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Groundless conspiracy theories go too far

Nick Valenzuela, Connection Staff

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In years past and especially in recent times, the United States has faced tragedies of varying magnitude that have shocked and shaken its citizens to their cores.

What typically follows such tragedies is a slew of conspiracy theories.

The 2001 attack on the World Trade Center, the 2003 Space Shuttle Columbia disaster, 2012’s Sandy Hook Elementary shooting and the recent Boston Marathon bombing are all examples of terrible events that have spawned conspiracy theories.

Unfortunately, these are only a tiny fraction of terrible happenings in the U.S., and most tragedies can be linked to some sort of proposed conspiracy.

Many people see the U.S. government as one of the easiest parties to blame such disasters on. With seemingly endless power, the U.S. government is an easy scapegoat.

Often times, the phrase “inside job” will show up when discussing conspiracy theories.

With a past history of the U.S. government factually being involved in inside jobs in some situations, such as the Watergate scandal, it’s easy to see why tragedies are the first target of conspiracy theorists.

However, unlike such past events, the claims made by most conspiracy theorists are anything but factual.

Conspiracy theorists will often ignore any obvious proof of the persons responsible and will instead search for evidence that doesn’t really exist to implicate parties not truly responsible.

9/11 is a perfect example. Despite photographic, video and eyewitness proof that planes were responsible, there were many claims that missiles, fired of course by the government, were to blame.

A more recent example, the 2012 Sandy Hook Elementary shooting in Newtown, Conn. has seen responses claiming that it was staged and committed by the government in order to promote stronger gun control.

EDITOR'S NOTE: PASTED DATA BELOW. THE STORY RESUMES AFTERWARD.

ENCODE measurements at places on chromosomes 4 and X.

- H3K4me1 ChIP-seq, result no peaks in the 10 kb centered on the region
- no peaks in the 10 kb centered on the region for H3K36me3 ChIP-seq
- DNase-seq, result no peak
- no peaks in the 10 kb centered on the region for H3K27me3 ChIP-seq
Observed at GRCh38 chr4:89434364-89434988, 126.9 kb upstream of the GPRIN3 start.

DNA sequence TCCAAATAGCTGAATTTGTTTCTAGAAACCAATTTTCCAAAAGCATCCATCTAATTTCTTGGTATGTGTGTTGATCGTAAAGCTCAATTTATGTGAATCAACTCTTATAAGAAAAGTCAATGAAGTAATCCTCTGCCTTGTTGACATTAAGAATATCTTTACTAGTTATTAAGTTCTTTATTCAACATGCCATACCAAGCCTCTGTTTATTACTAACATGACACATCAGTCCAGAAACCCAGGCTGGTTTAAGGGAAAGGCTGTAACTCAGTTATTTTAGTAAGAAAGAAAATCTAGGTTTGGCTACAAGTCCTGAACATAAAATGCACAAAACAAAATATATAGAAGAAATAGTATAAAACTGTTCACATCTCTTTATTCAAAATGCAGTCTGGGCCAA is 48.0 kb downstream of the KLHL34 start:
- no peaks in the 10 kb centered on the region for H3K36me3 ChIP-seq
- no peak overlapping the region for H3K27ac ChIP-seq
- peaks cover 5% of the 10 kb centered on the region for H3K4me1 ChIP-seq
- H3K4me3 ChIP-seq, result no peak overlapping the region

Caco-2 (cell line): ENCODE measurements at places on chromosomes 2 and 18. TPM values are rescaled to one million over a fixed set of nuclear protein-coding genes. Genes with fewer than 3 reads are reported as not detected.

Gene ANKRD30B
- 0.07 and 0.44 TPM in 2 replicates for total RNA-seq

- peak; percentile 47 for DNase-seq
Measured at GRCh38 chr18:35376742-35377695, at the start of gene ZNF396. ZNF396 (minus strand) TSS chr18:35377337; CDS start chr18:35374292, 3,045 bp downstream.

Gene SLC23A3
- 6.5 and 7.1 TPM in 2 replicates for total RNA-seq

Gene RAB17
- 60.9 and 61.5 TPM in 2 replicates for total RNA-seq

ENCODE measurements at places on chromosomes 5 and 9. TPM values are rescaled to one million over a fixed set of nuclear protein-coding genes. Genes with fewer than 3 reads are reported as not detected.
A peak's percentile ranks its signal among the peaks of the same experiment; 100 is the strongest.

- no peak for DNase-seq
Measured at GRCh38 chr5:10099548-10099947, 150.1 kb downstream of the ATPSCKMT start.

Larry Pierce, one of the people championing the Newtown conspiracy theories, stated that the attacks were “a false flag attack, someone who wants to bring in gun control.”

In other words, a party in favor of restricting gun ownership to reduce gun-related fatalities staged a scenario in which innocent adults and children were murdered.

Such claims are groundless and even more so senseless. No legitimate evidence is presented as proof and the claims are left to the crevices of the communities that ignorantly deny any evidence.

Furthermore, the harm that conspiracy theories pose doesn’t stop at baseless delusion.
People readily jump on the opportunity to come up with some conspiracy theory in every disaster situation. For those related to victims involved in such terrible disasters, a conspiracy theory is the last thing they want to hear.

Imagine being the parent of one of the children killed in the Sandy Hook Elementary shooting. Now imagine someone claiming the government killed your child in an effort to promote gun control while you’re still mourning.

For those who experience such terrible situations, the conspiracy theories are brought right to their homes.

The amount of disregard for the feelings of those mourning the loss of a loved one in the creation of these conspiratorial tall tales is unacceptable.

It is incredibly disrespectful to use someone’s pain, loss and tragedy in an attempt to manipulate the minds of those hurting and those uninvolved alike against a government that conspiracy theorists deem responsible.

Conspiracy theorists’ use of social media websites only exacerbates the problem.

Many are willing to believe everything they read on the internet, so even something so simple as a Facebook comment on a news article can warp the perspective of readers and blow an issue out of proportion.

Granted, citizens should not blindly believe that the US government is incapable of committing wrongful acts.

Each person must determine for themselves what is believable and what is not. Research is key in deciding where one stands on who is responsible for disasters such as the Boston Bombings.

What really drives conspiracy theorizing is left up to speculation. Some may actually believe in the conspiracy they create, others are just looking for a way to immortalize their thoughts by capitalizing on disaster and pain.

Either way, conspiracy theories need to be put to an end. They only serve as an insult to those involved in terrible situations of loss.

The energy placed into blindly searching for imaginary evidence could be put to much better use in finding true solutions to solving and preventing such disasters.

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Groundless conspiracy theories go too far